Graduation Year


Document Type




Degree Name

MS in Civil Engineering (M.S.C.E.)

Degree Granting Department

Civil and Environmental Engineering

Major Professor

M. Gunaratne, Ph.D.

Committee Member

M. Celestin, Ph.D.

Committee Member

A.Tejada Martinez, Ph.D.


Hydaulic Conductivity, Irradiation, Kaolin, Settlement, Thermal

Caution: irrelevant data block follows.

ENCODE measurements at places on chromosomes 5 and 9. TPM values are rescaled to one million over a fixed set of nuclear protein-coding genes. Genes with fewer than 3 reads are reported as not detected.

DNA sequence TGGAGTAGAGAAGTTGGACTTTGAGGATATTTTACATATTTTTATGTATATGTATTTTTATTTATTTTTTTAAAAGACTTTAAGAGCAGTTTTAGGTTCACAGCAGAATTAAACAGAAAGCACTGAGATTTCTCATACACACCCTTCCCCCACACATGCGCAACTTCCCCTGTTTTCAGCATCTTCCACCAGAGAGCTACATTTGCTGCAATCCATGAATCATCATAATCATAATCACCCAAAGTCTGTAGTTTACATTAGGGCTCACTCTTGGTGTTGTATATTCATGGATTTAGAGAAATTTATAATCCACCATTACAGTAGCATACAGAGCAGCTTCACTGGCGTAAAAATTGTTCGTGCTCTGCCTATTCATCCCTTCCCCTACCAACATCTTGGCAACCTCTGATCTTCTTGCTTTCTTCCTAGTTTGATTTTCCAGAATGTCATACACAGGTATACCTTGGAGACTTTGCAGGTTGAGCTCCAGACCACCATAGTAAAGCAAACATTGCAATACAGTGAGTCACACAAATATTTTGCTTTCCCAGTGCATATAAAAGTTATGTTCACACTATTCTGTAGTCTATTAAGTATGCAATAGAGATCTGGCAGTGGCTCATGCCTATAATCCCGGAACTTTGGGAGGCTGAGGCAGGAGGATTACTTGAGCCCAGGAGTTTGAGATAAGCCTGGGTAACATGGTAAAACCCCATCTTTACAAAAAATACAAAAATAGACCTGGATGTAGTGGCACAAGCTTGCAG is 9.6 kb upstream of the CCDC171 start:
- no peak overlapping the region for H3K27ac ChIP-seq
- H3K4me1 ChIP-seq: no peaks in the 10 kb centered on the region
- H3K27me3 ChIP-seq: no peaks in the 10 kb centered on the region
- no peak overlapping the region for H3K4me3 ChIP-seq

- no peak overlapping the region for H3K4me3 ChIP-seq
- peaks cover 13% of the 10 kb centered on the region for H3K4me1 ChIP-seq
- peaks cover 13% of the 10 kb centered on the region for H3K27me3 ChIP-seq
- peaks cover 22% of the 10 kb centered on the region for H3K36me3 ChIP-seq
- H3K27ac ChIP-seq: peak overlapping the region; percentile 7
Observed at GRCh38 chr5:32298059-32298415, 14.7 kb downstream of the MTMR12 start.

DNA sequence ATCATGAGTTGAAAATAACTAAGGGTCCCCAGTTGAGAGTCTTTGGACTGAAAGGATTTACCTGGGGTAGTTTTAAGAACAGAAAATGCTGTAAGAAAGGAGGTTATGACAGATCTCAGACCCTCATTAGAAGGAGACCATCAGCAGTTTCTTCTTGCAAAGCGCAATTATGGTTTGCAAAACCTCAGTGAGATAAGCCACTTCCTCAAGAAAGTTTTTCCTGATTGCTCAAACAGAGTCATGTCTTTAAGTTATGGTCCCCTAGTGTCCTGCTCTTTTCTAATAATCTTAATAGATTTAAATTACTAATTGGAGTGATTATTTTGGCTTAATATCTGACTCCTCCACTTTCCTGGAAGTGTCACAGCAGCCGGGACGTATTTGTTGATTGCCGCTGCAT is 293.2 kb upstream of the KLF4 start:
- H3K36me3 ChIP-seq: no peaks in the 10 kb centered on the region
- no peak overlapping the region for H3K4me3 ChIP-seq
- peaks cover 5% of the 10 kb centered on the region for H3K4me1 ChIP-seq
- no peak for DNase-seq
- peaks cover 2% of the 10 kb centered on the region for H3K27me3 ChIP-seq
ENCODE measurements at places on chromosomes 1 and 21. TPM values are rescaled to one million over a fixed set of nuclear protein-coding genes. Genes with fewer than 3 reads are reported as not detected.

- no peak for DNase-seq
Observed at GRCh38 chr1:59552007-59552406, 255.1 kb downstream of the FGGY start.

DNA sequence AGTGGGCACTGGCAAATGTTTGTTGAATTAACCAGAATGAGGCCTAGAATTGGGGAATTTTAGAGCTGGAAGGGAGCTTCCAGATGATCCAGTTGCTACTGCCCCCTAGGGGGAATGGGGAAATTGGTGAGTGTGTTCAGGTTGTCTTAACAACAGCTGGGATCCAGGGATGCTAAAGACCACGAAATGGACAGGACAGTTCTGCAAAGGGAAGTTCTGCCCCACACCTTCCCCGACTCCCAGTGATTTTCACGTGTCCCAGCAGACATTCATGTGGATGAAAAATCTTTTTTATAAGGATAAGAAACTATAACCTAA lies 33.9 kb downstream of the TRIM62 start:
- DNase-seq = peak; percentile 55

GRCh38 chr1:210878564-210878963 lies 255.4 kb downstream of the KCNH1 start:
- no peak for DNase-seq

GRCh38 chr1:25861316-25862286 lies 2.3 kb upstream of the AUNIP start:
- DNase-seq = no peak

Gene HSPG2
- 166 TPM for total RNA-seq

Post-construction settlement has been an issue in the field of construction due to the excessive time taken for the dissipation of pore water pressure. This is significant for construction carried out on clayey soils primarily due to the low permeability of clayey soils. Therefore, attention has been directed at finding means of increasing the rate of pre-consolidation. Recent research has focused on the effects of temperature on consolidation. It has been shown that elevated temperature increases the hydraulic conductivity of pore water due to both the reduction of viscosity and differential volumetric expansion of soil and water. This results in an increase in the rate of pore pressure dissipation. In addition, it has been proven that compressibility properties also improved at elevated temperature and subsequently, the rate of consolidation of the clay. This research aimed to study the feasibility of utilizing microwaves to expedite the aforementioned temperature elevation and the subsequent consolidation of a clay soil. A numerical model has been formulated using finite difference methods to theoretically predict the temperature rise and pore pressure dissipation. The results of the numerical model proved to be in general agreement with the experimental data. The feasibility of utilizing microwaves to raise the temperature of the soil sample was also evaluated practically by conducting bench-scale experiments. The use of microwave irradiation to rapidly increase the temperature of saturated clay was quantified by this research and was proven to be more efficient than currently used soil heating methodologies. Comparable consolidation experiments showed that increasing the temperature of the sample using microwave heating resulted in a higher rate of settlement when compared with the settlement of the non-heated sample while the ultimate percentage settlement of both were equal.